Dardo and I do Hot Springs


My friend Eduardo and I are going to meet at the Navarro bridge at 6:30 PM, no later than 7:00. Two VW busses heading for the hot springs. It's time for "boys weekend off". I know I can't afford it. I know I have more important things to do but I rather drive for sixteen hours across the heart of California to those hot springs I know are waiting, just waiting, for me and my friend, Eduardo.

Navarro to Boonville to Ukiah and out highway 20 to Williams. See how we're feeling by then. It should still be a reasonable hour. Then down I-5 to Sacramento and east on highway 50 a ways and then find some side road away from the highway noise for the remainder of the night, or morning, if it gets that late. Then, up early to continue the grind up over the Sierras and down to Tahoe; hang a right on highway 395 and zip on south to Bishop and then Big Pine. That is where we turn east and disappear.

I don't really get excited until I hit the beginning of the washboard gravel road and see the stunted long needle pines, the huge vista down, down and off into the hazy distance. At the bottom of that huge void is "The Rock". If you find it you are almost there, if you miss it, you are lost.

I hope the sun hasn't set by the time we get there. Watching the sun drop behind the mountains is the next best part after easing down into that warm, warm relaxing water and waiting for the first star. Usually a few other misfits are around too. Ner-do-wells, drop outs, desert rats. Interesting folks. The conversation in the pool is always interesting or completely silent.

Later in the night the burros usually come around to see if anything worthwhile was left out.

Before first light the coyotes will break into song. That is a good time to get up and slip back into the water to watch the sky brighten. Day time is for tinkering, adjust the valves, read a book in the shade. In the late afternoon, maybe a walk off into the distance or, maybe not. Maybe another beer instead. Early evening brings the smell of wood smoke and sometimes pot luck. Later, someone with a harmonica or a song shows up at the communal fire or possibly the evening will just contain a group of folks content to watch the fire turn to embers.

The next day offers the same possibilities and on and on until I can't stand it anymore and want to get back to Greenwood/Elk and the hustle and bustle of coastal living.

I confess I have never reached that point. I hope to some day but, you see, I have never been able to stay long enough to find out. But one of these day...

I know, I know. The Gulf War is going on. Everyone is worked up into a lather but the hot springs are waiting.

Like someone said, "A hero is the first one out the back door when they start hollering for volunteers".


Well, our trip to the desert hot springs was everything I expected and a bit more. After the final fifty miles of bad road I jumped out and embraced the hot springs. During the first night the burros did arrive and digest a couple of newspapers that had been left out. They seemed to particularly enjoy the want ads. The coyotes did start yapping away and fade off into a musical chorus up some distant draw before daybreak. Conversations in the hot spring was about everything and anything except, "the war". The second afternoon Dardo and I drove on up a side canyon and I tore my muffler loose twice. Once on the way in. Again on the way out. Rough road. Big rocks!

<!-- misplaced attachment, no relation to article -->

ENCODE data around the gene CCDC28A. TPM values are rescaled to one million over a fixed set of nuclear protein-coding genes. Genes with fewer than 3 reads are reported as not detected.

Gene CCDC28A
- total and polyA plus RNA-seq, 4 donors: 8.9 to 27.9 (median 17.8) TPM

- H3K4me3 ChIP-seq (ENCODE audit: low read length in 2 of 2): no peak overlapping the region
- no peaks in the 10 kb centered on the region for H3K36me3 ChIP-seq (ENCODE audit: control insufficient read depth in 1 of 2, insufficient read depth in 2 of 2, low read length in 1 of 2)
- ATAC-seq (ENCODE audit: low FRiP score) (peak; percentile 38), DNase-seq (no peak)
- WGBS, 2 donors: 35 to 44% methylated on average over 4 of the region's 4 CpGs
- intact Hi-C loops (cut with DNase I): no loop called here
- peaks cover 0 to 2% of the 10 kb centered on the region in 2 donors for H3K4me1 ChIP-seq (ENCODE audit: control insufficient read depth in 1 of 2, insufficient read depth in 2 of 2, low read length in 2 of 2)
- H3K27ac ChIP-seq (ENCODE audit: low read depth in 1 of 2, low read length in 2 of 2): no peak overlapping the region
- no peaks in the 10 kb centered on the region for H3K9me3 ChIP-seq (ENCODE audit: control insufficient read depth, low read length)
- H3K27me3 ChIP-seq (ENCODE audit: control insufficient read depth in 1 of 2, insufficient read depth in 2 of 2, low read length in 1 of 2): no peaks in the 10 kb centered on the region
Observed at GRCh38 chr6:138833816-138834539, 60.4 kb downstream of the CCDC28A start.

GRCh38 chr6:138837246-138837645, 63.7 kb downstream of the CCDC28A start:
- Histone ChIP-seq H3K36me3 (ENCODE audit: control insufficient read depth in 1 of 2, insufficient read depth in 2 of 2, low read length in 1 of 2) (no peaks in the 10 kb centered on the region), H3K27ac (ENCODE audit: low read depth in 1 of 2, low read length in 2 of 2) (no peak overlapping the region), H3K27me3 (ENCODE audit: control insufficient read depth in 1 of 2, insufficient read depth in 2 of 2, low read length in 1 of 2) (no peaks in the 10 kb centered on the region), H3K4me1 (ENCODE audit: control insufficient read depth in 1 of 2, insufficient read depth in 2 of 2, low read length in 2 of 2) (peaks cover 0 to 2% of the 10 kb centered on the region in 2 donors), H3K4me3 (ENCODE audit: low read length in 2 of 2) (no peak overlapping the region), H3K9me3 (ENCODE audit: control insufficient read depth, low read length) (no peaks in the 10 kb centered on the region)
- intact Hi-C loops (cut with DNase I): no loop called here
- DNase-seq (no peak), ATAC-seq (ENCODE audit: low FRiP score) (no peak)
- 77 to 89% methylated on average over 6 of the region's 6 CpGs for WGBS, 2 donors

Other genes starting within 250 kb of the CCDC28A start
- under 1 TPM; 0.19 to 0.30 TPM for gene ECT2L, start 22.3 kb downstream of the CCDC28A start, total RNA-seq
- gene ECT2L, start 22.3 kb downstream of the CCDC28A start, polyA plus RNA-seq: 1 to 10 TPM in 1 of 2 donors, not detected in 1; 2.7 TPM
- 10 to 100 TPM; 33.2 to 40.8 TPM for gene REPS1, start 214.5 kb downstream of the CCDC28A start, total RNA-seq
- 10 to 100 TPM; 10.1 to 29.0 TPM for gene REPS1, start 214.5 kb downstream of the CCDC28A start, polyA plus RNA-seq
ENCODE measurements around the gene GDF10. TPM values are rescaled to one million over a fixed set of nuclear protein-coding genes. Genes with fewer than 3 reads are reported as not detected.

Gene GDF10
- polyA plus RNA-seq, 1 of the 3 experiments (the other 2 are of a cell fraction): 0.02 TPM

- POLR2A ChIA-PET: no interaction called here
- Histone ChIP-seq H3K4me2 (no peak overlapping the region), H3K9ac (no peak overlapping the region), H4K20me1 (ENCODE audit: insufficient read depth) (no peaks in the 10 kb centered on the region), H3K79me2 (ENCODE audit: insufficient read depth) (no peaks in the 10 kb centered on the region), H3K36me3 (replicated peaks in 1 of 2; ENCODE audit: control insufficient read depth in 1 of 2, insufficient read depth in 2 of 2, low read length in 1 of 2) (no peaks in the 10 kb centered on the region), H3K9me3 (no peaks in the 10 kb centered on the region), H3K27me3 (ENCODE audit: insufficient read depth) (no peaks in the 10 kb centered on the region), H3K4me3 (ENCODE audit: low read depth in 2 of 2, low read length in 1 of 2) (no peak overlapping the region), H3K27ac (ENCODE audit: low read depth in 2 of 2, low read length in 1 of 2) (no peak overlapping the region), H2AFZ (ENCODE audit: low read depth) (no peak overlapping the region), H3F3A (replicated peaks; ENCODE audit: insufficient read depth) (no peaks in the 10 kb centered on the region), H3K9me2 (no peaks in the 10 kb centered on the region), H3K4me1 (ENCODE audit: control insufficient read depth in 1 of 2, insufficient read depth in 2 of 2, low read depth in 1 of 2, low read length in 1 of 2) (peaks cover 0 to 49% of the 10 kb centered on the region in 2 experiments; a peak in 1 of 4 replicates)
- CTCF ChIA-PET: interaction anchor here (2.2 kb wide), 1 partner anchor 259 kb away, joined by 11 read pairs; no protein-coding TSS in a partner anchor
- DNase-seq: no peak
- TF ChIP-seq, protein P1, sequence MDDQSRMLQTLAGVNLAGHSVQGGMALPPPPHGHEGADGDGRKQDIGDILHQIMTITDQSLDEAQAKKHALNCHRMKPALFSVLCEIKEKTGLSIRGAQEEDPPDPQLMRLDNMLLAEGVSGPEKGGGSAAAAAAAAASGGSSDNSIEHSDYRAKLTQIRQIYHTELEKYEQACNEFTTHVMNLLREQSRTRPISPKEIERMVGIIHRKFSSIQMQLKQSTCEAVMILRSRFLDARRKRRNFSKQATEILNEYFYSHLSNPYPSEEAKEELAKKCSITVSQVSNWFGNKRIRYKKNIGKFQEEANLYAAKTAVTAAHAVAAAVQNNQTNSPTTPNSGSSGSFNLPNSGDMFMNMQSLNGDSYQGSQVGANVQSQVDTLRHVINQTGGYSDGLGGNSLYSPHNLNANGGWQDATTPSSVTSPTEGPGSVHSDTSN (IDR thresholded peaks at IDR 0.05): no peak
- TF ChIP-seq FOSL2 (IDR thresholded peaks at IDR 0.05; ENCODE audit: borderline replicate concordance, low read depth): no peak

The reason for my VW abuse was that we were trying to find the entrance to a remote canyon where I had heard there might be pictographs. At the end of a road and after a hour more of walking, there they were, a cluster of symbols carved into the white chalky rock. Some, I doubt their validity but others looked like they had been there for a long time. I don't know what they mean but I could easily see why they were there. It was a special and unusual place, unlike any other area around.

The next morning it was time for us to leave. Dardo heading on down to Los Angeles and me heading for home. After retracing the fifty miles of bad road, up and back out of the valley, I jumped out of the bus and embraced the black top! I now realize there is something to look forward to no matter which way I am going!

Other Favorite Hot Springs

  Spencer Hot Springs, 12 miles east of Austin, Nevada.

  Travertine and Buckeye Hot Springs, Bridgeport, California.

  Saline Valley Hot Springs (above story).

  Dirty Socks, Owens Valley, California.

  The Tub, north of Crowley Lake, Mammoth Valley, California.

  Crabtree Hot Springs, north of Clearlake, California.

  Canyon Guadaloupe, Baja California.

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